video lights needed...

pulltooth

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Jul 13, 2012
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im new to this forum and in search for options for video dive lights im looking for lights that would be adequate for cave diving in florida. if there is someone on this forum that makes them or has options. ive been told that twin 6000 lumen might be a descent start. Thanks for any advice
scott
 

betti154

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Jul 7, 2011
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229
I've done a fair bit of video light stuff including caves in Florida.


I agree, dual 6000 lumen is about right for the lighter caves like jb, peacock, etc... Darker caves like ginnie will more complex lighting, eg off camera setups to even make a dent.

Are you ccr or oc? If ccr, you'll want decent burn time too which means canister and cable.

Variable power solutions will be helpful for restrictions.

My other advice is don't skimp on parts. At 6000 lumens you're talking 70watts ish or more, so get good batteries, drivers and heatsinks.

The current lights we are building are ~12000 lumens each head, but they're so wide that you lose intensity and through with bare LEDs (no optics). I'm also building hybrid solutions (optic plus bare LEDs) for models to swim with off camera.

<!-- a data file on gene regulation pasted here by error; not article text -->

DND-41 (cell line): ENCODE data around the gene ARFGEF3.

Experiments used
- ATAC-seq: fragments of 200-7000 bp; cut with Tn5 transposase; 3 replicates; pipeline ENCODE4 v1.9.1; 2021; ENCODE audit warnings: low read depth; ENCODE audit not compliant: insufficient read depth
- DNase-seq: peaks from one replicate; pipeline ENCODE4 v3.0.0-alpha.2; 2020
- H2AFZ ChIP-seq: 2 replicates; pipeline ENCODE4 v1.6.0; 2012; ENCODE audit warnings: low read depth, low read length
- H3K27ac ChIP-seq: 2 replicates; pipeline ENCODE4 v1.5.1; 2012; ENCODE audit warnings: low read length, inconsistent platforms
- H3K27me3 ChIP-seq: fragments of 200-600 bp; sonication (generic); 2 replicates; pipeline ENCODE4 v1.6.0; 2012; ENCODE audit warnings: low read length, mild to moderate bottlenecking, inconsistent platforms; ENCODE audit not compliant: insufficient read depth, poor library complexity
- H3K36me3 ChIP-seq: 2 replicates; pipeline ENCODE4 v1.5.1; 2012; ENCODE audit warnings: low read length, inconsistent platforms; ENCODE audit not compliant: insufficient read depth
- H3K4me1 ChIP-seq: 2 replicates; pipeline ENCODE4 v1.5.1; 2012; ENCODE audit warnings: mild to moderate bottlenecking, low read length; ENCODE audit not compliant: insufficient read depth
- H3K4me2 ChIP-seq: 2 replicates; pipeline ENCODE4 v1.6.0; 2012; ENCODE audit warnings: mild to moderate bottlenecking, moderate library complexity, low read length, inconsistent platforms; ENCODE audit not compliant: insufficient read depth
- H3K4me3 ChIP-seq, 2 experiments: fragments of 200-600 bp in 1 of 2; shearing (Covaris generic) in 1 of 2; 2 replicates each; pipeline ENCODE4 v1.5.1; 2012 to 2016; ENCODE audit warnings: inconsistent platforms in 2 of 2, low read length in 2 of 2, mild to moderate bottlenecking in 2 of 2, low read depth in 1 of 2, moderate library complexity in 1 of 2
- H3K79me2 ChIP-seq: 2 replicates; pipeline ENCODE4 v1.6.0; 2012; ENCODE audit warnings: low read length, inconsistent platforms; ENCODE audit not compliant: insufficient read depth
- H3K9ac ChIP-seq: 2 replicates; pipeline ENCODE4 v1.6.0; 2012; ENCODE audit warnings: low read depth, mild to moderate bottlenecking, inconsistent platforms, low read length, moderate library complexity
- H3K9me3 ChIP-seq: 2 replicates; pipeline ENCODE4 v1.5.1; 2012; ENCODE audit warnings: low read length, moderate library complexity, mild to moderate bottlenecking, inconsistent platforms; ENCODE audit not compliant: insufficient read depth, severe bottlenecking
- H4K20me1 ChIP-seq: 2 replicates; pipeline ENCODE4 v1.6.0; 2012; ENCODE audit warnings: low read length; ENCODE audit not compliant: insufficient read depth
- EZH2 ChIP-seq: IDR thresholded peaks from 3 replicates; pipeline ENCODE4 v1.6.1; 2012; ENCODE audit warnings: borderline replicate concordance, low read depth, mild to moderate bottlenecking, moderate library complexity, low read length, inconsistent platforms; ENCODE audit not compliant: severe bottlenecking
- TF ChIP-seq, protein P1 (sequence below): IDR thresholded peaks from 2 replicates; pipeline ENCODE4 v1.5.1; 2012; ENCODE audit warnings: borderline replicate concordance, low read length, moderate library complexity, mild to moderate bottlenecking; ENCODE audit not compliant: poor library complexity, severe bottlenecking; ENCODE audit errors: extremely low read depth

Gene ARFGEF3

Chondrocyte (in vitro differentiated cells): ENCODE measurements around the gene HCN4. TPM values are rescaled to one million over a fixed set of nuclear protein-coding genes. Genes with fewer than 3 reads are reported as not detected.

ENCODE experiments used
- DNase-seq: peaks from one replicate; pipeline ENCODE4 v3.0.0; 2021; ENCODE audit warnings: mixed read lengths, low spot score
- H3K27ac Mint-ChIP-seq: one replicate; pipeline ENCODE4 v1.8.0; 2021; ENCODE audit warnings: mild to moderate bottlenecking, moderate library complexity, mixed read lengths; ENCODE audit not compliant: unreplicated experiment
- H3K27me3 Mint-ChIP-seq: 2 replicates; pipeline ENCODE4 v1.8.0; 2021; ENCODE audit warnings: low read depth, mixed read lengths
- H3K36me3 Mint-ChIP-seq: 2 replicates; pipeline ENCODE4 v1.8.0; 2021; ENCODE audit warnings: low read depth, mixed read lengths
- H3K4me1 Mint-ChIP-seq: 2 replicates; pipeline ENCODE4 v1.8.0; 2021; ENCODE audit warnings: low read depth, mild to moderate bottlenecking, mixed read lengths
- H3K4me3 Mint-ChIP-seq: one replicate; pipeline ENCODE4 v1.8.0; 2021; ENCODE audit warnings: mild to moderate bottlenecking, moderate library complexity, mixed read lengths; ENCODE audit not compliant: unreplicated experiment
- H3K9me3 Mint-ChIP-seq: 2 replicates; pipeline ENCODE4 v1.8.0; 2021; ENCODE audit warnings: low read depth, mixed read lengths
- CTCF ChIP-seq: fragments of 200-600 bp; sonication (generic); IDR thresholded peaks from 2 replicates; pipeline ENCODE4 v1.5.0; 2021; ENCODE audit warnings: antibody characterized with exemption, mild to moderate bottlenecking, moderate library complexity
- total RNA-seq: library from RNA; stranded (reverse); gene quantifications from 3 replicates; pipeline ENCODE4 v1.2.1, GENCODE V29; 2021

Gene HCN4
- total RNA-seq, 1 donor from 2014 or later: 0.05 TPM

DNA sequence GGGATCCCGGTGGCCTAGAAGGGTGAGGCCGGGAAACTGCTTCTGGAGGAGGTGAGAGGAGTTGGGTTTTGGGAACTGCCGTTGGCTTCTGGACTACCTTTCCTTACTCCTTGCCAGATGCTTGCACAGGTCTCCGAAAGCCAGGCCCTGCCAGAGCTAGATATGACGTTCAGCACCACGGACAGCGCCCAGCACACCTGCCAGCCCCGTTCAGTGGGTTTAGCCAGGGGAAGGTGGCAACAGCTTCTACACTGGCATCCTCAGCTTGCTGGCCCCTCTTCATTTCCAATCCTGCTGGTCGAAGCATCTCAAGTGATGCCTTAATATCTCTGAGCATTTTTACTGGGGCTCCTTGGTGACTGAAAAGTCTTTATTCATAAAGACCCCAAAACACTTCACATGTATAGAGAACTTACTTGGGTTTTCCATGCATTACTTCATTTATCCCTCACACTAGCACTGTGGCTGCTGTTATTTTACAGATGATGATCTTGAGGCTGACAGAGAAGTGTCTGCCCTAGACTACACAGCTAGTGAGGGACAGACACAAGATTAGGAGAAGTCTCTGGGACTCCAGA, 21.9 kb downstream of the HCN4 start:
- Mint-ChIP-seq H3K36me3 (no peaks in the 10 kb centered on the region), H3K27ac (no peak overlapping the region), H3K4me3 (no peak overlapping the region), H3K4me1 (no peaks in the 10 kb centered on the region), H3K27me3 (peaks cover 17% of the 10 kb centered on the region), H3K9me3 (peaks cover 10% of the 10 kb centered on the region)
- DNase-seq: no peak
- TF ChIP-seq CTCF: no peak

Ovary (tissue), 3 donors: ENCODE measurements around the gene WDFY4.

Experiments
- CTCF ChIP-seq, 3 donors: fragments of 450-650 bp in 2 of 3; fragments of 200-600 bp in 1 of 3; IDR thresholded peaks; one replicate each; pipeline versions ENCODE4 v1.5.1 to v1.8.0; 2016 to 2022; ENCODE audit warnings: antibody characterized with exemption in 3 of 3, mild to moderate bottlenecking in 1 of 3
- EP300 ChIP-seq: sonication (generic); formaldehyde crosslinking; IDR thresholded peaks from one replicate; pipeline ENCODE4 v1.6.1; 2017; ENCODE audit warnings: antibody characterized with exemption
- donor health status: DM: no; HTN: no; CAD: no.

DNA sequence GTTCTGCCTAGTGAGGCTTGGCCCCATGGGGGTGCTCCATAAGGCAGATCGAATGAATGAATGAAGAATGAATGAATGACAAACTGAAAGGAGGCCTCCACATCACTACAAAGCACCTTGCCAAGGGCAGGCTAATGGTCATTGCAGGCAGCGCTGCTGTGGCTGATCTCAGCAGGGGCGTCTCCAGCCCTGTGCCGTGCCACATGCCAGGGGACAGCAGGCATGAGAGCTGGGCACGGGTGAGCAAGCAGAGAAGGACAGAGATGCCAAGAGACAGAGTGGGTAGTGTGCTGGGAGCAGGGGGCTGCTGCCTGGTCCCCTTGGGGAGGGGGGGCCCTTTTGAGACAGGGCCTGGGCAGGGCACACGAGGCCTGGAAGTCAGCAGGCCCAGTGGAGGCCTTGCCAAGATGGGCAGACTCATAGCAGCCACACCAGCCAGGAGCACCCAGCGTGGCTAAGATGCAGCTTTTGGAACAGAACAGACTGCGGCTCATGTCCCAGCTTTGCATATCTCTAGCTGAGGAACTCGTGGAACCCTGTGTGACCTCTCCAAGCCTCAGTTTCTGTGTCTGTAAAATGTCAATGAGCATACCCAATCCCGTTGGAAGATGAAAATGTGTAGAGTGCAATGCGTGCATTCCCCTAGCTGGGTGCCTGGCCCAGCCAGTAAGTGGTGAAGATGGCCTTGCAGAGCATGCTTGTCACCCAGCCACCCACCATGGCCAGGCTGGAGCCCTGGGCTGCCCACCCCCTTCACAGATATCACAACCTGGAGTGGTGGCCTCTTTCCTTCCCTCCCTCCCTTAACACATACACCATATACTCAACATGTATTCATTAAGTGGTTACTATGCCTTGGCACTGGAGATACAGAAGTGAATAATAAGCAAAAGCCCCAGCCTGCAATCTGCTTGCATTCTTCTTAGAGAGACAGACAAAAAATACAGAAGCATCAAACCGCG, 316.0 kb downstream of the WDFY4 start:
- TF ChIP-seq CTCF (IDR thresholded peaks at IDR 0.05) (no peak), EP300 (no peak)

There's some cave video on my site if you're interested.
 

Packhorse

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Nov 29, 2007
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New Zealand
I have made a few "tube" style video lights.

The more light you want the more length you add!
The size is very compact and I think it will provide a wider beam than most other design since the "lens" goes around the LED instead in front of it ( untested and pure opinion).

Shown here is a twin head 3x XML lumen light.
I have also made a single 6x XML light for another customer who has just asked for another to be built.
XMLvideo.jpg


The video is using a similar 2 x SST50 single head light.



http://www.youtube.com/watch?v=6w9N_SD_C4s
 

350xfire

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Aug 14, 2008
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Texas
I have built a single 8000 lumen light using 8 XML. The overall response has been that a wide reflector is needed to "focus" the beam a bit. XMLs without reflectors flood too much and not enough throw. There are a few options out there for 3 XML reflectors so I was whinking a combination of reflector and reflectorless lights would be good.
 

Packhorse

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Nov 29, 2007
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Well there are always trade offs.

If you shoot in wide angle ( and most UW video is) then you need wide angle lighting.

A 120 degree video light will cover most of the area unless you have a fish eye lens ( Like a Go Pro).
You could use optics to reduce the beam to 60 degrees and it will throw more. But it wont be 4 times as far but it will only cover 1/4 the area.

I guess the question is would you be happy with uneven lighting? In many cases it doesnt really matter and having the "throw" is more important.
 

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